Holding your breath waiting for your baby to walk? Each baby approaches this incredible milestone in his own good time. Some wait to take those first steps until they're totally sure they won't fall on their butts and make fools of themselves; others launch themselves into toddler-hood as soon as they can stand.
Before your baby starts walking, she needs to develop the same dynamic combination of skills as an Olympic gymnast: adequate balance, trunk control, hip stability, leg strength, confidence and the ability to plan and carry out a sequence of actions - it’s a pretty amazing combination of skills.
Physical therapist Robin Bump, a cofounder of Making Milestones, suggests these five games to help build the muscles and skills your baby needs for walking. Plus, they’ll be fun for both of you!
1. "Mommy Says" Game
This version of Simon Says uses your baby’s love of imitation to get her moving.
Equipment: A mat or rug, the springier the better
Benefits: Reinforces skills the baby has already learned, and helps with mastery of transitions (from sitting to crawling to pushing to standing to cruising to walking), coordination, confidence and spatial awareness.
How to Play
Sing “Do what I do, do what I do” while you demonstrate these exercises and wait for your baby to mimic you. (Move your baby’s body to imitate yours if she doesn’t play along at first.)
Pat your head (strengthens abs and upper body strength)
Lie on your tummy and push up, just as an infant would (strengthens upper body and core muscles)
Sit with your legs stretched out in front of you and move them together and apart in a scissors motion (for leg strength and balance)
While sitting down, stretch out your legs and touch your toes with your fingers - or at least try to touch them (strengthens core muscles)
You can also incorporate movements that mimic animals' - for example, say “woof, woof” and crawl around on all fours.
2. Core Muscle Bounce Game
Bouncy? You bet. Most babies love this kooky exercise.
Equipment: An exercise or other ball that’s big enough for your baby to sit on without his feet touching the floor
Benefits: Develops core strength, trunk and hip stability and dynamic balance.
How to Play
Holding the baby’s hips, place him sitting on the ball, facing you - only support him at the hips, so he supports his own trunk.
Never letting go, gently roll the ball forward and back and then from side to side.
Since you’re not holding his upper body and trunk, he’ll have to use those muscles to maintain his balance and stay upright.
3. Balls in the Basket Game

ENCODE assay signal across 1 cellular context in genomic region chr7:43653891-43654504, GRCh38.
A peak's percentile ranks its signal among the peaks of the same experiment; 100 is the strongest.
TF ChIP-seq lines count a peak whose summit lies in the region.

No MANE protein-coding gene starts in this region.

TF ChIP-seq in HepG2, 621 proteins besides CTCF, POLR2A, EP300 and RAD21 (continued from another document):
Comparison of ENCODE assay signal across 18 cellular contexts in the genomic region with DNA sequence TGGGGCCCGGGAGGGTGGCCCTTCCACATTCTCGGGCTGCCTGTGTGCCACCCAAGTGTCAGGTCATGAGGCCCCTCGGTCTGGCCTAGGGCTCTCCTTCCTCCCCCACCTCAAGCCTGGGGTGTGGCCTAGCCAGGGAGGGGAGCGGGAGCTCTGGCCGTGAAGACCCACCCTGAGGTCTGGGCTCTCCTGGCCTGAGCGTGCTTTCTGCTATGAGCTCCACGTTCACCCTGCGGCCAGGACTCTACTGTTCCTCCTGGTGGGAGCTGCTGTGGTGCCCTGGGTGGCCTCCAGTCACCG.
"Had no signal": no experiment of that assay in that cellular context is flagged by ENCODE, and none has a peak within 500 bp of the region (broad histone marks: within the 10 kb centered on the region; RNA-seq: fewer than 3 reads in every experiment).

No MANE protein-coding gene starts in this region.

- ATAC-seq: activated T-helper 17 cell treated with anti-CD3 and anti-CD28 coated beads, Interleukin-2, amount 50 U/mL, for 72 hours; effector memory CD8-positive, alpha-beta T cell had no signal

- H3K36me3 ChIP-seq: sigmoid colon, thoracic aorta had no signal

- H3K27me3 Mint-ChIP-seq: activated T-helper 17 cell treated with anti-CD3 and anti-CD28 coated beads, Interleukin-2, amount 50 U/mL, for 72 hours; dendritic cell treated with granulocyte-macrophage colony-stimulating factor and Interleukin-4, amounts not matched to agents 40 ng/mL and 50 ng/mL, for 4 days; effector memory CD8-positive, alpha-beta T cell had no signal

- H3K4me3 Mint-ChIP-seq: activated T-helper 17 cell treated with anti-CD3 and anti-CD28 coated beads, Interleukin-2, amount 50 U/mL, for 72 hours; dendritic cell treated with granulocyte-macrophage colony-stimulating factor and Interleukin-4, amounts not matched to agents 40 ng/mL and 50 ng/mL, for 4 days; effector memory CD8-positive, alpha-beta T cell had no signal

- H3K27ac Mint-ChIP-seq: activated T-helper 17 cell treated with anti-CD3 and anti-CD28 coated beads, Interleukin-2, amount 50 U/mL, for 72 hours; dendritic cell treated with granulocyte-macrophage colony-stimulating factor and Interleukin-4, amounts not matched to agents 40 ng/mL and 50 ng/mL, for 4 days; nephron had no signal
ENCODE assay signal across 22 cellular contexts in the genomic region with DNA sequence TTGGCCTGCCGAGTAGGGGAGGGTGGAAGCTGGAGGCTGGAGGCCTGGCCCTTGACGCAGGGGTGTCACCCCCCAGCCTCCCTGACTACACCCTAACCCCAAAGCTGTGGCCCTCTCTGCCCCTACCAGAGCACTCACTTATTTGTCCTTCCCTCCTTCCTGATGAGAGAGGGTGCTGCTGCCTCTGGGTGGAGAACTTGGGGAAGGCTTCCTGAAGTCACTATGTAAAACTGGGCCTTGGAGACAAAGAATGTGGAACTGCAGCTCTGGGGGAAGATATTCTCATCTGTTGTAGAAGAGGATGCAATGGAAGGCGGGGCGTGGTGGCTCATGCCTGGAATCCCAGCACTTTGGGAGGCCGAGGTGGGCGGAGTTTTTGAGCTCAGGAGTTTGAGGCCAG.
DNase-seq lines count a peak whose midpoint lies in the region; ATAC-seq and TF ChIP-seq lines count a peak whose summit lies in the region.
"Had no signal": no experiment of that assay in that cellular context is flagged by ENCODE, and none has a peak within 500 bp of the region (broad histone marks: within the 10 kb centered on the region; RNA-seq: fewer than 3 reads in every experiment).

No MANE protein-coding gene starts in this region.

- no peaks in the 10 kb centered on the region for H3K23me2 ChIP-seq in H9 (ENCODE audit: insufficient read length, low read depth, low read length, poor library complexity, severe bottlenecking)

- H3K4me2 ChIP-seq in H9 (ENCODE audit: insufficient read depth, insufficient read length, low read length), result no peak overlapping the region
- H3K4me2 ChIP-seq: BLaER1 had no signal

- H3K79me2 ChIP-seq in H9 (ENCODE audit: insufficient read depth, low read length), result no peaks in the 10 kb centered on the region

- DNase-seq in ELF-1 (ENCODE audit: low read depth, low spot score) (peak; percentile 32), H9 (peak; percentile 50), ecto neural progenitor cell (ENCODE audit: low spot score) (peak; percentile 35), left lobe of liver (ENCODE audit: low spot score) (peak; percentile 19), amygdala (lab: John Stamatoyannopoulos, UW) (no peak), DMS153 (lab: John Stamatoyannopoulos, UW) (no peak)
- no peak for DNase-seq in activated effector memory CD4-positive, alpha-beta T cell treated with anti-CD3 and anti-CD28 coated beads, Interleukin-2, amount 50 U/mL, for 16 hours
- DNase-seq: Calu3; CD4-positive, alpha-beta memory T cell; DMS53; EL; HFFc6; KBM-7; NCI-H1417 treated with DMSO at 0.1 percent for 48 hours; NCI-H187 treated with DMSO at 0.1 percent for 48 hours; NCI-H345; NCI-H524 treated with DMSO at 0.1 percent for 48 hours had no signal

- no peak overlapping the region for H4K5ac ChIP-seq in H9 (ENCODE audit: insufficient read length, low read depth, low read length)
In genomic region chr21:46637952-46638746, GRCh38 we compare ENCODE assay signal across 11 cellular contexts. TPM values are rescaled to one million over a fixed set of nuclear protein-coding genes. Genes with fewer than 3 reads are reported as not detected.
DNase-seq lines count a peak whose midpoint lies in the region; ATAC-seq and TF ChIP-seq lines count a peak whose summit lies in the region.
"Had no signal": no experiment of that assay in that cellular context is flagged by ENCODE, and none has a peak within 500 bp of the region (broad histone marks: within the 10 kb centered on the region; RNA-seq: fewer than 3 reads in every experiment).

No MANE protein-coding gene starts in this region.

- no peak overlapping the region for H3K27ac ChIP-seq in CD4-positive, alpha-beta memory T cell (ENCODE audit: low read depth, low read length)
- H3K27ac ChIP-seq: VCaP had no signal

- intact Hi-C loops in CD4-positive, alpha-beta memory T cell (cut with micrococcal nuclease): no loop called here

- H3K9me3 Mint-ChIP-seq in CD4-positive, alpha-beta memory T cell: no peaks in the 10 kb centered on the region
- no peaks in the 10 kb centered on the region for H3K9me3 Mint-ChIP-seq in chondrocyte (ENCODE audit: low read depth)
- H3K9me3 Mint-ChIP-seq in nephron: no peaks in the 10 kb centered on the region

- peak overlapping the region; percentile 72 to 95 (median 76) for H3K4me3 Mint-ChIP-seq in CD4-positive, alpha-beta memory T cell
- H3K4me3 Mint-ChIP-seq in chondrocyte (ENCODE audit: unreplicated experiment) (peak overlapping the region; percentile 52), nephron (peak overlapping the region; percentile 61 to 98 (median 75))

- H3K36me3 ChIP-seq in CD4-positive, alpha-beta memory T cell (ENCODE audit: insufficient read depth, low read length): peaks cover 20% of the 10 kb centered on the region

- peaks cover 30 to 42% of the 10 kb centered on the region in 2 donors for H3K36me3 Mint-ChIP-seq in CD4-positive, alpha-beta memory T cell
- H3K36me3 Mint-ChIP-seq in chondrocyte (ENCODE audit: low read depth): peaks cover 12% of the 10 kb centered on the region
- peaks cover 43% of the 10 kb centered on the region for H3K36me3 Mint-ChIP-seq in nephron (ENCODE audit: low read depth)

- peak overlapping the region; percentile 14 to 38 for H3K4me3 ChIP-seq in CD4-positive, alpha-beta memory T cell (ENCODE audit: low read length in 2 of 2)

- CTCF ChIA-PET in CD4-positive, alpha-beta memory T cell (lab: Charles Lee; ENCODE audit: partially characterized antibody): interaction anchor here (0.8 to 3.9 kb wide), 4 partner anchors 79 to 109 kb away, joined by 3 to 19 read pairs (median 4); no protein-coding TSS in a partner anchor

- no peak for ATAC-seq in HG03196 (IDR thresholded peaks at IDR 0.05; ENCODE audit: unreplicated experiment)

This game can be tailored for many levels of physical development; encourage your baby to do it while crawling if she’s not ready to cruise.
Equipment: A basket; balls (or some favorite toys like stuffed animals or soft blocks); a stable object that the baby can cruise along, such as a couch.
Benefits: Develops confidence, leg muscles, coordination and the ability to balance while in motion It also motivates your baby to take those first steps.
How to Play
Scatter balls just out of the baby’s reach and then ask her to collect them and put them in a basket. How far away you put the basket - very close to the cruising station, or a little further - can depend on how much of a daredevil she is.
As she grows more adventurous, move them further down the cruising station.
You can also create new challenges by asking your baby to fetch two balls, just red balls, and so on. She’ll love the sense of accomplishment she experiences when all the balls are put away. Of course, then she’ll dump them out again.
4. Pass the Balloon Game
Try these exercises with a baby who's just getting comfortable cruising or one who's almost ready to stand.
Equipment: A balloon or bubbles; any stable surface the baby can hold on to, such as a chair or couch; a soft mat or rug.
Benefits: Develops confidence, eye-hand-coordination, balance and core muscles.
How to play
There are a number of ways to play this simple precursor to catch.
While your baby is holding on to something stable, tap the balloon to him and ask him to tap it back to you.
If he’s reluctant to stand, start him in a sitting position near the chair or sofa so that he’ll have to reach up or pull himself up to tap or catch the balloon.
If your baby is standing, see if he can kick a balloon or ball while holding on to a “base.”
To change things up, try blowing bubbles in his direction so he can try to pop them.
If your baby's not ready to stand, have her sit or squat and tap the balloon or roll a ball back and forth between you, roly-poly style.
5. Wheelbarrow Walk Game
This is a great way to develop upper body strength, which is more important for walking than you’d think.
Equipment: A soft mat or rug
Benefits: Develops upper body strength, trunk control, core muscles and stability
How to Play